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office of college and career readiness, the office of departmental support, and the office of innovation from the Dept. of Education and instead, create the office of district support. The bill specifies that the office of management and finance and office of district support shall be under the immediate supervision and direction of the deputy superintendent. The bill also specifies that personnel management shall be a duty of the state superintendent of education. TEMPORARY ASSISTANCE FOR NEEDY FAMILIES * Under House Bill 525, the Department of Children and Family Services (DCFS) within the state Department of Social Services, is required to develop and implement the Strategies to Empower People program (STEP) as the employment program for work-eligible recipients of cash assistance in accordance with the provisions of the Federal Welfare Reform Act. The bill requires the Louisiana Workforce Commission to collaborate with the department to identify and coordinate employment services for the program. The bill specifies that in order to receive cash assistance, an applicant who is work-eligible shall fulfill each requirement set forth in his Family Success Agreement. HB 525 also adds the provision that employment and job training services be delivered pursuant to performance-based contracts between DCFS and the Louisiana Workforce Commission, and other government agencies or any community partner and; adds temporary and permanent job placements, subsidized employment services, and on-the-job training as employment services of the STEP program. Prior to receipt of cash assistance, a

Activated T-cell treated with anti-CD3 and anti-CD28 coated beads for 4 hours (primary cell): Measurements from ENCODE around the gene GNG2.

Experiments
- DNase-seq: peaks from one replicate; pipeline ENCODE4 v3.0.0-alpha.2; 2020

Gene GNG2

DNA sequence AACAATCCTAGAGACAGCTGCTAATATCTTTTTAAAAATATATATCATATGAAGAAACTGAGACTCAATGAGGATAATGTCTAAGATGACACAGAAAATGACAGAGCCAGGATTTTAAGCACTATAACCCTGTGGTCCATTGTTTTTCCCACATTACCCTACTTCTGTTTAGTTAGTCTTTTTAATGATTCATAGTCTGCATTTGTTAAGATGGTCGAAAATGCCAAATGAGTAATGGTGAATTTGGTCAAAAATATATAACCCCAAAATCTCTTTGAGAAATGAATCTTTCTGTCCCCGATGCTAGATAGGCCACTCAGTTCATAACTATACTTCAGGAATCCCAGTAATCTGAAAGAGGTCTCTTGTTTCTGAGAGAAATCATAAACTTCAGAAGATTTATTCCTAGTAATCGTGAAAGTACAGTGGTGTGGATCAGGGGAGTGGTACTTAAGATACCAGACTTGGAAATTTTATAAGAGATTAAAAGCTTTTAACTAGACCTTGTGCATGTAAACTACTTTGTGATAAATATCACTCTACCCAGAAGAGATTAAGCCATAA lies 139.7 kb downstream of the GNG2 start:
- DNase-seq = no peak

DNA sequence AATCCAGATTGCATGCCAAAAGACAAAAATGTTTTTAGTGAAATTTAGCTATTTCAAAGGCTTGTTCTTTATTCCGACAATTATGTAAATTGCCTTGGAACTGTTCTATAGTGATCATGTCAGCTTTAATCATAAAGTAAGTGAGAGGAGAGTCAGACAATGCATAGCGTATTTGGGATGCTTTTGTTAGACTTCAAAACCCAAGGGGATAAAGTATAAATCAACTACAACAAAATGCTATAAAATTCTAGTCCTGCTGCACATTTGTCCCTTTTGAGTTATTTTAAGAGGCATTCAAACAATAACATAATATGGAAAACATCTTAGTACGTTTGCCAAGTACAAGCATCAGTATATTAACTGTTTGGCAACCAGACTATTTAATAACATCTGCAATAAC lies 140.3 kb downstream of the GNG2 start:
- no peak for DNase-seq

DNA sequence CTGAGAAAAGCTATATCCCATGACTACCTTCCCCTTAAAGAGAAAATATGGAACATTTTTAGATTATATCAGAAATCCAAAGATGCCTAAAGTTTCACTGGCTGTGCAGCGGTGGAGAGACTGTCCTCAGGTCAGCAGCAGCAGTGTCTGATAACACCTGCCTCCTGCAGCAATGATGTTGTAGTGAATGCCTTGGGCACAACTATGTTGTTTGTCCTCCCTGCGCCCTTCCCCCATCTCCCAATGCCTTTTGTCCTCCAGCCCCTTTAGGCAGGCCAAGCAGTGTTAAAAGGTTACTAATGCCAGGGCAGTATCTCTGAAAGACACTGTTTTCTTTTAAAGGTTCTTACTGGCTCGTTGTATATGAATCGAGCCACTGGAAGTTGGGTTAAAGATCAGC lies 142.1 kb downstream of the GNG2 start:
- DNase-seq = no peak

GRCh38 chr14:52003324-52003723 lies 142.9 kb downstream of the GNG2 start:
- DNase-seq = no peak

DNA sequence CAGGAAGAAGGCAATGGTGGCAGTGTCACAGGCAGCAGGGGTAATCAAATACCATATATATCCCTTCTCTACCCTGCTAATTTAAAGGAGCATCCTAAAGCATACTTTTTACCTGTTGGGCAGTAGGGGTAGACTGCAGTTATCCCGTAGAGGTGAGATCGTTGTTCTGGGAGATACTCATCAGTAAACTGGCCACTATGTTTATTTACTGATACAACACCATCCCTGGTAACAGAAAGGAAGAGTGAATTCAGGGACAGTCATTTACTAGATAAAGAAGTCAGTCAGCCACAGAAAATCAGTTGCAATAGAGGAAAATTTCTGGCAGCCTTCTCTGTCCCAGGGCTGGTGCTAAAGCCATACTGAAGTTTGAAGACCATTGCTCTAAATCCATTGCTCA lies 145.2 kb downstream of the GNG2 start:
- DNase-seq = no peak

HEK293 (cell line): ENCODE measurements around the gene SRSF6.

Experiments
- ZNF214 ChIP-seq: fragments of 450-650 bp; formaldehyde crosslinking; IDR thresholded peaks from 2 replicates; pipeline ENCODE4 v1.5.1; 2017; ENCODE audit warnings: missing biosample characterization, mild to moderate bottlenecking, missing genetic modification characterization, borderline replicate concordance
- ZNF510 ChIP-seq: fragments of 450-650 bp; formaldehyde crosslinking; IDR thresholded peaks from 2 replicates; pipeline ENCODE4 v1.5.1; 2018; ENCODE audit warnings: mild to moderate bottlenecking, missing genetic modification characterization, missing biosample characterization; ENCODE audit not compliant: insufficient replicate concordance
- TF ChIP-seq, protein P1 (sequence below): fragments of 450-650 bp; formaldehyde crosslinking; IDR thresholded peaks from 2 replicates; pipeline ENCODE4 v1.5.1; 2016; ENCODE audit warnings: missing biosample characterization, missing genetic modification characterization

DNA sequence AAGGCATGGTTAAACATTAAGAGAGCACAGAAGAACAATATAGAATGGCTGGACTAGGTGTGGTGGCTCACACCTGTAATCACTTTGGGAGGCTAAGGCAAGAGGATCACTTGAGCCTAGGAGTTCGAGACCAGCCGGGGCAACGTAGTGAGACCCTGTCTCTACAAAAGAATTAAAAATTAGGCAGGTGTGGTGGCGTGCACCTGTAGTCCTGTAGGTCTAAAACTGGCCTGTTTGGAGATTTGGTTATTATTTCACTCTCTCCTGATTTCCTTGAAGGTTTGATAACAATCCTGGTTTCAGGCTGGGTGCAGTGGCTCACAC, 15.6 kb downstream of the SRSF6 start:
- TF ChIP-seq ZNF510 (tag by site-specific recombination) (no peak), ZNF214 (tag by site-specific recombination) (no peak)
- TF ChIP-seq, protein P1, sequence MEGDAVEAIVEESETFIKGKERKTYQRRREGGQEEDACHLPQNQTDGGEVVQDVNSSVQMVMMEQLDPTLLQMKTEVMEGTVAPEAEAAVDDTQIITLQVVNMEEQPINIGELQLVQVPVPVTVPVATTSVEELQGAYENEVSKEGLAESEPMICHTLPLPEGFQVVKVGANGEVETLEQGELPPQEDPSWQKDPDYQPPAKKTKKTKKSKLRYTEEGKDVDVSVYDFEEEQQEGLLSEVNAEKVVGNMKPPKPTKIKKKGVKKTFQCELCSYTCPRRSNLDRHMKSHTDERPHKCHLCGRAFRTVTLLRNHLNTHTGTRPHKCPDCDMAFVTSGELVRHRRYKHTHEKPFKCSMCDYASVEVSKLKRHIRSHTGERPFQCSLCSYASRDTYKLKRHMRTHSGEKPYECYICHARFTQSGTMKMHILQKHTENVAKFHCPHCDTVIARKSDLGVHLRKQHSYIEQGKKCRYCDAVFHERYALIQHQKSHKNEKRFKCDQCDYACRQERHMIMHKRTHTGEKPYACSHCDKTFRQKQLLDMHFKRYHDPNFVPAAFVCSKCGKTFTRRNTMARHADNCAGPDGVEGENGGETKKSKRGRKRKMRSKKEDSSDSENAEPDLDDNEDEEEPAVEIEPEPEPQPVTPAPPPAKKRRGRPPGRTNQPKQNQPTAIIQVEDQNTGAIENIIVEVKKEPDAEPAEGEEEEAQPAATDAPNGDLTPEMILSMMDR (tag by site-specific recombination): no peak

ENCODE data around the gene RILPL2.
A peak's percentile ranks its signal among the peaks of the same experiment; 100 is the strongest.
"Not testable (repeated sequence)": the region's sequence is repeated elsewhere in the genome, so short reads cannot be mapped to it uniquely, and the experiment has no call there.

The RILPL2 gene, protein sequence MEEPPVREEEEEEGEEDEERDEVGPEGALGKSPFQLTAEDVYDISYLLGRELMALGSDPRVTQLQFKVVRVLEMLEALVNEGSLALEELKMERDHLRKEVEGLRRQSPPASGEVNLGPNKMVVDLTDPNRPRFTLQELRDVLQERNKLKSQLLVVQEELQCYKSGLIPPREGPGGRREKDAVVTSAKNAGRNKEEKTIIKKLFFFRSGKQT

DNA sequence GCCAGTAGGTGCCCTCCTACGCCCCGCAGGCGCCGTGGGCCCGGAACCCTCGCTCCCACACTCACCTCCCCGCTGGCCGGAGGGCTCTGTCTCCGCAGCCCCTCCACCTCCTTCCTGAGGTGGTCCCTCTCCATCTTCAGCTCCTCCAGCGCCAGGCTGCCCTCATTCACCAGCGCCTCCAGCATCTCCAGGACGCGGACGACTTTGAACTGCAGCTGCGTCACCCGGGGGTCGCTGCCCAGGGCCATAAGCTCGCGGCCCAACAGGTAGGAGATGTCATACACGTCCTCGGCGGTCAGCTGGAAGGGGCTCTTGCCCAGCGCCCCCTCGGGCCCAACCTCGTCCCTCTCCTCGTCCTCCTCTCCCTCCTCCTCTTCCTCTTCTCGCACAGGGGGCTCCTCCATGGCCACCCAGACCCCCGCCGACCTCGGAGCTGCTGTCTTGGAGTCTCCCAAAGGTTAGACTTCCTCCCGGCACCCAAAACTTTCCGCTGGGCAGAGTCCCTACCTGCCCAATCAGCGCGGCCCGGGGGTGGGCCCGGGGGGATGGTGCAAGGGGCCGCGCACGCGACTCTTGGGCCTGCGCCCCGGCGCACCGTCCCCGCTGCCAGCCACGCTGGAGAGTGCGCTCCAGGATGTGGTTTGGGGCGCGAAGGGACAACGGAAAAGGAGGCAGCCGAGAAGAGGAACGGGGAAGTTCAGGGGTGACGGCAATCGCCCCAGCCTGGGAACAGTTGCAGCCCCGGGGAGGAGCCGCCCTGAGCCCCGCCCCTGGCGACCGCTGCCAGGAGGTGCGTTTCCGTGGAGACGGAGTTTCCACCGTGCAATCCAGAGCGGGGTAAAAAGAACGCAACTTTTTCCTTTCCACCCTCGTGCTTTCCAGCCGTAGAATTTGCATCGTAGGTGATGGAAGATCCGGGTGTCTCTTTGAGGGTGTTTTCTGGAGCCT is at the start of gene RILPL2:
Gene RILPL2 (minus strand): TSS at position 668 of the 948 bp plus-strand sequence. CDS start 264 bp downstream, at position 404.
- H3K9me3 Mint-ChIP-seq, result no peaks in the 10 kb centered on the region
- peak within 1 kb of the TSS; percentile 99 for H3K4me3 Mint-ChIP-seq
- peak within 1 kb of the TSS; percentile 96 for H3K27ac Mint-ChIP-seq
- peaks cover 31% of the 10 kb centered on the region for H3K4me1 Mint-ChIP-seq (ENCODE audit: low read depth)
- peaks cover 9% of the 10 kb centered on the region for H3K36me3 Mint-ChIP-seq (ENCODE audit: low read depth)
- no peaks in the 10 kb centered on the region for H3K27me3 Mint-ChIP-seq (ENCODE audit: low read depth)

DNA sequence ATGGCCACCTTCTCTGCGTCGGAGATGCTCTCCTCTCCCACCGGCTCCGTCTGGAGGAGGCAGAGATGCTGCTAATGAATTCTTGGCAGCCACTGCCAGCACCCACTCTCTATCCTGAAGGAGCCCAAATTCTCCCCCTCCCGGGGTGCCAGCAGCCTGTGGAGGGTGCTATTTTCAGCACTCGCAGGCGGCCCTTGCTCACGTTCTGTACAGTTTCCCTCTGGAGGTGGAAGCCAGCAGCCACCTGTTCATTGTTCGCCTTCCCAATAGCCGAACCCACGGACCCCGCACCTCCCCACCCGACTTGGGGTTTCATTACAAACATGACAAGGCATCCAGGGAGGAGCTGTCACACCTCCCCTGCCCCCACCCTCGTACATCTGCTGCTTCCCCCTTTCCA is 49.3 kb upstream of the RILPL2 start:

work-eligible participant shall be notified in writing of program expectations and participant responsibilities. House Bill 525 awaits consideration by the full House. HEALTH & WELFARE * House Bill 582, pending House final passage, would require access aisles to have the phrase "No Parking" written on the pavement adjacent to a parking space reserved for mobility-impaired persons that are designated for loading and unloading vehicles parked in the space. The bill requires that the size of the letters in the phrase "No Parking" is not less than twelve inches tall. The penalty for violating the proposed law shall be a fine of $500 or six months imprisonment, or both. The provisions of HB582 would apply to all newly constructed parking spaces or, after the bill's effective date, to existing parking spaces when the markings are repainted. GENERAL APPROPRIATIONS BILL * House Bill 220, pending House final passage, would require the Legislative Fiscal Office to analyze the General Appropriation Bill and issue reports as soon as possible upon each step of the progress of the bill through the legislative process regarding major enhancements and increases compared to the previous year's budget, major reductions compared to the previous year's budget, and means of finance substitutions compared to the previous year's budget. HB220 further provides that immediately upon completion of each report, the legislative fiscal officer would be required to e-mail each report to each legislator and to make each report available on the website of the Legislative Fiscal Office and to the

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appropriate legislative officers who shall ensure that the reports are easily accessible by the public through the joint legislative website as information linked to the General Appropriation Bill.